February 6, 2020 By: Dr. Reham Awwad
I will never forget the first time I saw a case of female genital mutilation. It was during my OB/GYN internship rotation. A pregnant patient came in for her 38-week checkup. Following the gynecologist’s instructions, the woman lay down on the examination table. What I witnessed next left me in shock. The woman’s labia majora (the outer lips of her genitalia) were sewed shut! I could not even comprehend what I saw. It wasn’t until she left that I had the chance to discuss her case with the gynecologist, who was also my trainer. I stood there listening in horror and disbelief as the doctor explained to me what female genital mutilation is. Then and there I made up my mind to help women who underwent this terrifying experience, if I ever had the chance.
I was shocked to learn that 87% percent of women in Egypt between the ages of 15-49 had undergone genital mutilation/cutting. The more women I spoke to who had experienced this horrendous act, the more I was adamant to seek a way to help them. I ended up choosing plastic surgery as my field of specialty and I was given the opportunity to choose between several thesis topics for my Master’s. When I found out about the clitoral reconstruction procedure that could help so many women who had undergone FGM, I was inspired. Without hesitation, I selected it as my thesis subject.
This magnificent procedure was first performed by the French doctor, Pierre Foldes. He introduced clitoral reconstruction after FGM in France in 1992 and completed his research in 2009. He performed the surgery on over 3,000 patients. For the majority of them, the surgery resulted in improvement of pain and sexual function as well as recovering their personal autonomy.
I was fortunate enough to get assigned to my advisors, Dr. Adel Wilson, Professor of Plastic Surgery, Cairo University, who was not only supportive of my thesis subject, but had also suggested it. It was fate! I was also lucky to have Dr. Heba Kotb, Professor of Forensic Medicine, Cairo University, as my second advisor. Her expertise provided a different perspective and insight to the subject. My third advisor was Dr. Amr Zaki, Lecturer of Plastic and Reconstructive Surgery, Faculty of Medicine, Cairo University.
When I talked to people about my thesis topic, their reactions varied between confusion and shock. Almost everyone told me that it was an important topic, but I would never find patients, not to mention that I was treading on dangerous waters since FGM is a taboo subject. Nonetheless, I decided to proceed with my plans because I knew someone had to take the lead to bring change to the women who suffered from FGM.
I struggled a lot and found many obstacles in my path. Barely anyone knew about the procedure, for it had never been discussed or brought to the general population’s knowledge or attention before. For several months, I failed to find a platform from which I could introduce this medical breakthrough to Egyptian women and announce its availability in Egypt. I finally decided to announce it on Women of Egypt Facebook page, I couldn’t believe the reaction and responses I received. The phone calls I received from women inquiring about the procedure elated me. They sounded hopeful and happy to hear about this procedure. I was overjoyed!
Clitoral reconstruction surgery benefits women who underwent FGM. Most people are unaware that the clitoris is not just what is seen externally; the majority of it lies internally. In clitoral reconstruction surgery, the surgeon takes a part of the internal clitoris and brings it outward to replace the cut clitoris. Reconstructing the clitoris restores the anatomy and allows the patient to regain a sense of identity. In many cases, it has also shown success in restoring sensation.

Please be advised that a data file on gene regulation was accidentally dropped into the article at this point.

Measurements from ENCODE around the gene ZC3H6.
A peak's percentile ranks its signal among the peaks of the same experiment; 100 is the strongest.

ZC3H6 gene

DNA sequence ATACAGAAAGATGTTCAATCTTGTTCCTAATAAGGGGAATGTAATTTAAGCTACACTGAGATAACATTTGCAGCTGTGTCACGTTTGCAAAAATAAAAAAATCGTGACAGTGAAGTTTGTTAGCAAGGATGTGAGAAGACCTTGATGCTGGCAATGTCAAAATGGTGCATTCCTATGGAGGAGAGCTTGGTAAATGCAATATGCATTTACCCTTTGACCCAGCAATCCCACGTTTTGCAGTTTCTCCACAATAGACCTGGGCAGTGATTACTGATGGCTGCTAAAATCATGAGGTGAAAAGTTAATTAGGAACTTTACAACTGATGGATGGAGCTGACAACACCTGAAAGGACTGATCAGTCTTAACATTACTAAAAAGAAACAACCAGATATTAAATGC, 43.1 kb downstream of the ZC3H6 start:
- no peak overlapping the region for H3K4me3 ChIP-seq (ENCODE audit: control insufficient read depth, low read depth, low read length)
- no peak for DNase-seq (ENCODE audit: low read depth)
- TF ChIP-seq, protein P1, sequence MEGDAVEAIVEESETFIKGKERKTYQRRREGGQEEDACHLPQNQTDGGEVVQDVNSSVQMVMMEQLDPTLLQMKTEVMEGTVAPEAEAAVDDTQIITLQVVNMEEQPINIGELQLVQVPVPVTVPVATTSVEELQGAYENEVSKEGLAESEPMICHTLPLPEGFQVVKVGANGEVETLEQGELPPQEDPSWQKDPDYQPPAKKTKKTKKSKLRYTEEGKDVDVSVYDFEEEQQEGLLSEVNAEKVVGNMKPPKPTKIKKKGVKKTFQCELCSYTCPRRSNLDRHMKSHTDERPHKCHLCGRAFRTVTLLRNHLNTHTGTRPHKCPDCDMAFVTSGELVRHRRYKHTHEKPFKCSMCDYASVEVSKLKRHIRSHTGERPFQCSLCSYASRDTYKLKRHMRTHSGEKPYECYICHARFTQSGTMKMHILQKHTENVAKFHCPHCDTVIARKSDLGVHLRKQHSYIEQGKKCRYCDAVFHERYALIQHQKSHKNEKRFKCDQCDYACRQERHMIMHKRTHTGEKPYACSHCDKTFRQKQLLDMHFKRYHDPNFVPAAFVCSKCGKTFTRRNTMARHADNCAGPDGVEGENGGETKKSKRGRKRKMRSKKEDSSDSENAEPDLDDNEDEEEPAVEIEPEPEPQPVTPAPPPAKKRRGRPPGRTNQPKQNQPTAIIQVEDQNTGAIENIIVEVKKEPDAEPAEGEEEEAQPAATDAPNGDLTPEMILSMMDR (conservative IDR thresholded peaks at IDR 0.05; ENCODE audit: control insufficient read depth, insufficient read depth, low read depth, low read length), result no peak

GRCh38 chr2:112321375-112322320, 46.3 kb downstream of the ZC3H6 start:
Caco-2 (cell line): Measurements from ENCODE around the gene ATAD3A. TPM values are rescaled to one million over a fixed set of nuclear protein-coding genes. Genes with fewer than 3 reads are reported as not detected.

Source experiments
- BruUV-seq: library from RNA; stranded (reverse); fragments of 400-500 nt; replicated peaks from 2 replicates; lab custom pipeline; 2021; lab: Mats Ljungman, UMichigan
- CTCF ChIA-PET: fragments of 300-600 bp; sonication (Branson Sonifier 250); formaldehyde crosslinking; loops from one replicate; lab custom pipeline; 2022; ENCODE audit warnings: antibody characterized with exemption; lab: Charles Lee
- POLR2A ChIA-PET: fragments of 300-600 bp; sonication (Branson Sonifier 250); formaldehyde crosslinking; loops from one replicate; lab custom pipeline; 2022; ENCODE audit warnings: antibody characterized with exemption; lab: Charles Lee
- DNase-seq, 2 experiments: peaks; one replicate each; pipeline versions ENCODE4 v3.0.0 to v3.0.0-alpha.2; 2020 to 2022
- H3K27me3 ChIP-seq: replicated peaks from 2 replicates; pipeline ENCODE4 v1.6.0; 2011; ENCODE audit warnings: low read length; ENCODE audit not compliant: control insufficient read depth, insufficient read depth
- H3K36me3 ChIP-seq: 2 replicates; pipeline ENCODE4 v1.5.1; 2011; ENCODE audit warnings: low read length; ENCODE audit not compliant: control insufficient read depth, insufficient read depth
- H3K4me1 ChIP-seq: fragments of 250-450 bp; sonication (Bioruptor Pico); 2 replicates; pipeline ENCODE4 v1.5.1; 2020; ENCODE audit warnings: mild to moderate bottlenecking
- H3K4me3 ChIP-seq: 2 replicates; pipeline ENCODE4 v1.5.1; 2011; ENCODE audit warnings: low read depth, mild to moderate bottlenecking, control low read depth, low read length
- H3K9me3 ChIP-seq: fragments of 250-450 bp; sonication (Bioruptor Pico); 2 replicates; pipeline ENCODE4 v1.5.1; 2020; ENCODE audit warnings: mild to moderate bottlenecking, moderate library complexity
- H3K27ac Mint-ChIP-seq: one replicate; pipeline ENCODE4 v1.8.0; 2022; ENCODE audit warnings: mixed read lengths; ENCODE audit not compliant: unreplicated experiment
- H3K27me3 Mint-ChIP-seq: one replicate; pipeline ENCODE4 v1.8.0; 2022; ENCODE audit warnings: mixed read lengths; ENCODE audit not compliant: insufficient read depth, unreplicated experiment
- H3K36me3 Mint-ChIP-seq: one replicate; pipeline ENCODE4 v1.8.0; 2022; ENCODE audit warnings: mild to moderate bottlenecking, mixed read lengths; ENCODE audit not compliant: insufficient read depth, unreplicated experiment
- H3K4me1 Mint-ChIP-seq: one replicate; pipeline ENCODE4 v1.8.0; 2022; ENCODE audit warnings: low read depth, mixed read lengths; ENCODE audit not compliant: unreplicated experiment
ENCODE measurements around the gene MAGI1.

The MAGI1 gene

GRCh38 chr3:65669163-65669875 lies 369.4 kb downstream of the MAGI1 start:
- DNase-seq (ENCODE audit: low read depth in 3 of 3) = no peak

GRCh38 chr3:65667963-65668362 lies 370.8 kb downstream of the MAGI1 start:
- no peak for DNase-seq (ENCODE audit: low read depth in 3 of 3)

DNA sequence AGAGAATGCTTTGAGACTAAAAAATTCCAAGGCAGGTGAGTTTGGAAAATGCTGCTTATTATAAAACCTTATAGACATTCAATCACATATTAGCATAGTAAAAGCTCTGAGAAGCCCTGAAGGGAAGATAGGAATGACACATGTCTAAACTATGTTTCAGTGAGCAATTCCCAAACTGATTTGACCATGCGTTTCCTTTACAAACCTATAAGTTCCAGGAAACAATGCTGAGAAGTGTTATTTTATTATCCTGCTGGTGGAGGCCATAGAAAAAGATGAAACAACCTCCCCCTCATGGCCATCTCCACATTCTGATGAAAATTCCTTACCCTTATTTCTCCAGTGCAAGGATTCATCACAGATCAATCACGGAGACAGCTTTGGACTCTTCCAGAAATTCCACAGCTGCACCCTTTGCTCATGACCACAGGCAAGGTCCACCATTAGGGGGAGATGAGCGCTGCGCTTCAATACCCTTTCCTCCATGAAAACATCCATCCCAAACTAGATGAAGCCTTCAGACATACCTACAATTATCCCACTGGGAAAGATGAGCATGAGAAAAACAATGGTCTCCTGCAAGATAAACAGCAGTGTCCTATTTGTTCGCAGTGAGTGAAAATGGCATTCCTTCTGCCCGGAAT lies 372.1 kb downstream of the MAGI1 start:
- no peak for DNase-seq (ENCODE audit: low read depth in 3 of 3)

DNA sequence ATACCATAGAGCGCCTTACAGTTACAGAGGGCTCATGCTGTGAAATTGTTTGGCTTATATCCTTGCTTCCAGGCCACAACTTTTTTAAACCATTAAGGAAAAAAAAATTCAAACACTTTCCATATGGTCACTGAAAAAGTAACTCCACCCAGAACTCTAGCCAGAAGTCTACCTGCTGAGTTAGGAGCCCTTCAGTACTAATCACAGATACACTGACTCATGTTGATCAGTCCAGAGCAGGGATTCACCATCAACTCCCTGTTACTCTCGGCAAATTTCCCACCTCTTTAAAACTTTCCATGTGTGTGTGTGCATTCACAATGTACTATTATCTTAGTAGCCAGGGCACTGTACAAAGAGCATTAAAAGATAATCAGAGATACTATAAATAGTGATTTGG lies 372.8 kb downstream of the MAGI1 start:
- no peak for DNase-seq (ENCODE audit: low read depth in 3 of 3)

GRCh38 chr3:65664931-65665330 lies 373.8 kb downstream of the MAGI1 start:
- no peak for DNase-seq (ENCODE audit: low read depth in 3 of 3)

This procedure is not new in Egypt. It has been performed before but only by a handful of doctors in private practices. I am proud to say that because of my thesis, we were able to provide this procedure to the women involved in my study, for free at Kasr Al Aini Hospital. We performed the reparative surgery on 20 women and the results were very positive. From an anatomical point, we were able to restore the anatomy of the clitoris for all the patients. The women who suffered from pain due to the genital cutting/mutilation were relieved of their pain and the majority of the women also experienced an improvement in sensation. Aside from the anatomical and functional results of the procedure, we saw a massive improvement in the psychology of these women.
They all expressed how happy they were to have done the procedure because it restored both their autonomy and psychological well-being. Seeing the effect of the procedure on these women motivated me to continue my work in this field to help many more.
It is important to state that treatment for victims of FGM starts with education, psychological care and emotional support. The surgery is the last step in treatment, if required. These aspects of treatment must be available to all women who suffer from FGM ,and I hope to be a part of providing this care to the women in Egypt in the future.
I could not be more proud of the work we have done and I look forward to what comes ahead. And I grateful for my mentors and advisors who believed in me throughout this journey. I would not have been able to achieve any of this without their support. I also thank all the patients who trusted us and who will forever be dear to my heart.
Dr. Reham Awwad, Resident of Plastic Surgery at Kasr Al Aini Hospital. Thesis for masters degree on clitoral reconstruction after FGM
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